- Excellence: Do they try to execute to the best of their abilities? Are they committed to delivering excellence?
On a more specific level Cardinal Path looks at:
Technical skill(s): Have they been keeping current? Are they using best practices and remaining at the forefront of developments in the field? Are they seeking to close their knowledge gaps? Are they mentoring and sharing their skills with others?
Customer satisfaction: Are clients happy with their performance? Look at the technical quality of the solution, responsiveness to requests, degree of engagement and support, and do they have good client skills?
Alignment to corporate purpose: It’s looking for adherence to company values and goals.
Communications: With the client, their colleagues and superiors.
Other factors: Are they comfortable with ambiguity? Do they show leadership potential? Are they seeking a career track or do they want to be individual contributors?
“In a competitive and extremely fast-moving market, service companies are distinguished by the ability of their team to deliver with excellence, often in very challenging environments — high pressure, quick turnarounds, lots of moving parts, fuzzy mandates… So we’ve tried to look at broad metrics that address both the “hard” and “soft” skills, and give equal value to both ,” he says.
What to Measure?
Roberts targeted the heart of performance metrics in research she did with the International Institute for Analytics on the characteristics of data professionals. Respondents were asked to rate themselves in areas such as:
- How often they delivered their projects on time
- The percentage of time their analytics models were used
- How they think their customers would rate them in terms of satisfaction, communication etc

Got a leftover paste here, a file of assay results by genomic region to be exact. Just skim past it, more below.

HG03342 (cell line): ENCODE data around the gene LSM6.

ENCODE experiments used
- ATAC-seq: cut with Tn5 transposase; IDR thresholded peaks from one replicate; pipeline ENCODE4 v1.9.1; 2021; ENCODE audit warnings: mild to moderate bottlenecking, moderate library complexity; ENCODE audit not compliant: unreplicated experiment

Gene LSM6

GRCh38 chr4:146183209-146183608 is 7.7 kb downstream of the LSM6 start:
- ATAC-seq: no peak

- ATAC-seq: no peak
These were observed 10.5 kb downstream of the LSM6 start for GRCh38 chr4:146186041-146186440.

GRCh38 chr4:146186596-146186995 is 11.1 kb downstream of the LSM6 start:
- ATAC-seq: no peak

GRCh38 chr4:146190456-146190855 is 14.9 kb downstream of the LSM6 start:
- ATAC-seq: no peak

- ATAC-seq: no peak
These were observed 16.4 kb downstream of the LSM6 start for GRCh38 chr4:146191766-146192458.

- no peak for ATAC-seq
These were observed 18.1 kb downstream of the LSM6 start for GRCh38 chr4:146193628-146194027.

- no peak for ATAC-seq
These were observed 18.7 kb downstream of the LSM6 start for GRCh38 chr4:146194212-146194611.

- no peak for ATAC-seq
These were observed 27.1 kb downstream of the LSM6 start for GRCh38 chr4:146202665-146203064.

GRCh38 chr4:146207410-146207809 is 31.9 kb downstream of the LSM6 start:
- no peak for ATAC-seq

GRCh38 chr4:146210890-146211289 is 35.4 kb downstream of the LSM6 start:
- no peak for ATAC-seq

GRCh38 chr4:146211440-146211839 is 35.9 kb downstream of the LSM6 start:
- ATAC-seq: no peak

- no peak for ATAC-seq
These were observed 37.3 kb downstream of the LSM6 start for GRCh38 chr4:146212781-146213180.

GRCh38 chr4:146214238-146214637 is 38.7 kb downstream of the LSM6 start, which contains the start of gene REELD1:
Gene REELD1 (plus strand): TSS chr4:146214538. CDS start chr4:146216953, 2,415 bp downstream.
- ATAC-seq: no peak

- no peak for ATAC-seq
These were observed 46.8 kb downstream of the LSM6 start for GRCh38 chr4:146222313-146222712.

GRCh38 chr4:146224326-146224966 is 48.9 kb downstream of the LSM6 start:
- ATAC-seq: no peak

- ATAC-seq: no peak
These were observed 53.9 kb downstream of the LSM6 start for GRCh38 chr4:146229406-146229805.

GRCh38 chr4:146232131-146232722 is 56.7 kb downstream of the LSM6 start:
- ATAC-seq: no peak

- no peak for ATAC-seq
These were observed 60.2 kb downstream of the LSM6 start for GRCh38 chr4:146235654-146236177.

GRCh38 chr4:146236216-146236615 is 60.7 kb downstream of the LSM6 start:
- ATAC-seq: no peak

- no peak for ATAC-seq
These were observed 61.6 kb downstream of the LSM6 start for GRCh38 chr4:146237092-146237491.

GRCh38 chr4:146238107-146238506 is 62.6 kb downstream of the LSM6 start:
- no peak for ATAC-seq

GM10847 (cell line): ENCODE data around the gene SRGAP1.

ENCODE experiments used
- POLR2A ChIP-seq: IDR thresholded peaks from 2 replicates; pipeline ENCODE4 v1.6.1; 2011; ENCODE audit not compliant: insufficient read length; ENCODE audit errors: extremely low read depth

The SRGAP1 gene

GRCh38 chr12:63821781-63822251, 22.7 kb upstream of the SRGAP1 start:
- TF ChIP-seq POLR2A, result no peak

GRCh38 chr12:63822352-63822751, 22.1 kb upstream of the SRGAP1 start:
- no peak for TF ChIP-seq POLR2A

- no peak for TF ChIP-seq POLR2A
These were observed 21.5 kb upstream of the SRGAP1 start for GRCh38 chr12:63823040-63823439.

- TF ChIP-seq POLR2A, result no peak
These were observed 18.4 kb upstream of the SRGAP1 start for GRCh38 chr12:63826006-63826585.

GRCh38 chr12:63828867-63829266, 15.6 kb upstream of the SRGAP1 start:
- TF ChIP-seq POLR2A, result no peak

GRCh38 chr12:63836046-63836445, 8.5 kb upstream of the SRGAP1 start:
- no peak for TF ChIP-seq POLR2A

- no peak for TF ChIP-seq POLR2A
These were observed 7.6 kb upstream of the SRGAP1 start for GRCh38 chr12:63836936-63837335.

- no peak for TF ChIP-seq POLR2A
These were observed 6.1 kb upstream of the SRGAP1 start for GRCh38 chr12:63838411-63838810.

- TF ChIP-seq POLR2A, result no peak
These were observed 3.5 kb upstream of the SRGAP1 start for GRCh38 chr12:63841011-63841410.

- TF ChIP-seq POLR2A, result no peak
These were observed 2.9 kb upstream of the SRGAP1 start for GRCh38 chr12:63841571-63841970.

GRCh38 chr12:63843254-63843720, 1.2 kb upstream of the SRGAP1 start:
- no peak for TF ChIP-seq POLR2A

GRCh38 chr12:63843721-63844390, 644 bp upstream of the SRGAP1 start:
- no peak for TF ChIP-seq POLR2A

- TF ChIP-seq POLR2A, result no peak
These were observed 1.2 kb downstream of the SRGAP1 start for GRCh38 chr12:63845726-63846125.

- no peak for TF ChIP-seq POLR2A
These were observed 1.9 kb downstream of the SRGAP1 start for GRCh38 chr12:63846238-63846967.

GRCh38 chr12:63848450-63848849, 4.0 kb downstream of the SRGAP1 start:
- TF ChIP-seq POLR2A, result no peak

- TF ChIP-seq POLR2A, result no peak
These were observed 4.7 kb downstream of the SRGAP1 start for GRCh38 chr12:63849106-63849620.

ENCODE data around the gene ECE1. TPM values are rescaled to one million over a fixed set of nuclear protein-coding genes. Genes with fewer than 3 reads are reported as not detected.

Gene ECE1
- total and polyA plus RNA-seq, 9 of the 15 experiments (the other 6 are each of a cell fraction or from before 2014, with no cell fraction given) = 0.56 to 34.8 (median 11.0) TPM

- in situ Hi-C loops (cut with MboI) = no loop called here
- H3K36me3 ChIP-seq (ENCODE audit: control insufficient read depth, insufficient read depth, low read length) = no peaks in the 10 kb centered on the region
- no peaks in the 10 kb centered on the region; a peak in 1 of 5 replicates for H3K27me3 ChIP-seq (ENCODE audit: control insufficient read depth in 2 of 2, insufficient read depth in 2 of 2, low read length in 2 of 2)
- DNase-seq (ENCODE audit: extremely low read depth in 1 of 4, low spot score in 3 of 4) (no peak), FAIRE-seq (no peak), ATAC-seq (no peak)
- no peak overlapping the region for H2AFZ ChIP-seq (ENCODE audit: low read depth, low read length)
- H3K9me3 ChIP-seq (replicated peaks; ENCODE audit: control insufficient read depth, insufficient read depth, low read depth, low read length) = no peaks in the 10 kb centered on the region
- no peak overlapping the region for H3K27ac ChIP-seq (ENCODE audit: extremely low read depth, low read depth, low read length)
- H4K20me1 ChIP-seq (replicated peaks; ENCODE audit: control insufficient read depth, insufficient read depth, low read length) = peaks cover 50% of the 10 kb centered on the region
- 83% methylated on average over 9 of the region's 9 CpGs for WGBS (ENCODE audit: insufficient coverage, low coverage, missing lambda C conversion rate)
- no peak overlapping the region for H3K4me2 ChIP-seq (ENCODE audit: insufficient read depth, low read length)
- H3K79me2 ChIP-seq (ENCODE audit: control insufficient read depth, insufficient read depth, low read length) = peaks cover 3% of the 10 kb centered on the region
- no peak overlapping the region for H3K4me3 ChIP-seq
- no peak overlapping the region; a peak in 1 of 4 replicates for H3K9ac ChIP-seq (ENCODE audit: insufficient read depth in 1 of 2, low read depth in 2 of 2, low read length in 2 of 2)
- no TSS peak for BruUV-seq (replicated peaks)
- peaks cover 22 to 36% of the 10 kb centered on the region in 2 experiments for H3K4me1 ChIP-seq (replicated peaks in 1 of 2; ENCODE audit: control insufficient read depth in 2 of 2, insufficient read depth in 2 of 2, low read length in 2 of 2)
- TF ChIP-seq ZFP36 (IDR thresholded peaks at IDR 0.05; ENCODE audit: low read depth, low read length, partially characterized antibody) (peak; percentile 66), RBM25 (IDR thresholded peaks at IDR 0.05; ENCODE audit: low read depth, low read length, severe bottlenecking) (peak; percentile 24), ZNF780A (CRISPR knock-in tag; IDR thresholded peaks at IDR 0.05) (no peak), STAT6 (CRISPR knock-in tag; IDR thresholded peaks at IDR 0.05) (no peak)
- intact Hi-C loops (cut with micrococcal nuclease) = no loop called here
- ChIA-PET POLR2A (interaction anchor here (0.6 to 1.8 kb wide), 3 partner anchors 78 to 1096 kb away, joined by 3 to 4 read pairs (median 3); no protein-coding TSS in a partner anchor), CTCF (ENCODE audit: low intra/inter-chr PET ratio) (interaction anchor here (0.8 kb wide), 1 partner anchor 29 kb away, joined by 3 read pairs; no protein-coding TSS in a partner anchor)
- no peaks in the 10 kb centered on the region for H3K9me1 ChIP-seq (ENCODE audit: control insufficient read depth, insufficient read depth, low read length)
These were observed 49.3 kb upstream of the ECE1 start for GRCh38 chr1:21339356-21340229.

“Our hypothesis was that everyone would rate themselves highly – and they did – making the data useless,” she said.
But you can still measure things, she says.
“There really isn’t just one data science role or one marketing role. It encompasses everything – there’s data-preparation people and programming people. If they’re the data prep people, how long did it take them?
“The other thing: Are their projects exploratory and research-focused or do they need to have a commercial result?”
She suggests possible metrics such as:
- How much money the project saved the business
- How much money the project made the business
- How well they stuck to delivery timelines
- How well they learn on their own
- How well they help a customer form a problem vs. just solving the problem given
“It really depends on the role and the project,” she says. “You don’t want to put too much focus on ‘You’ve got to deliver every time on time’ because part of being a data scientist is finding something weird and going back and exploring it.
“But people hire data scientists to use the data to deliver results for the business, so it’s a bit of a quandary,” she says. “You don’t want so much of an open field without any measures, that it’s a lot of fun and it’s interesting, but it doesn’t deliver results.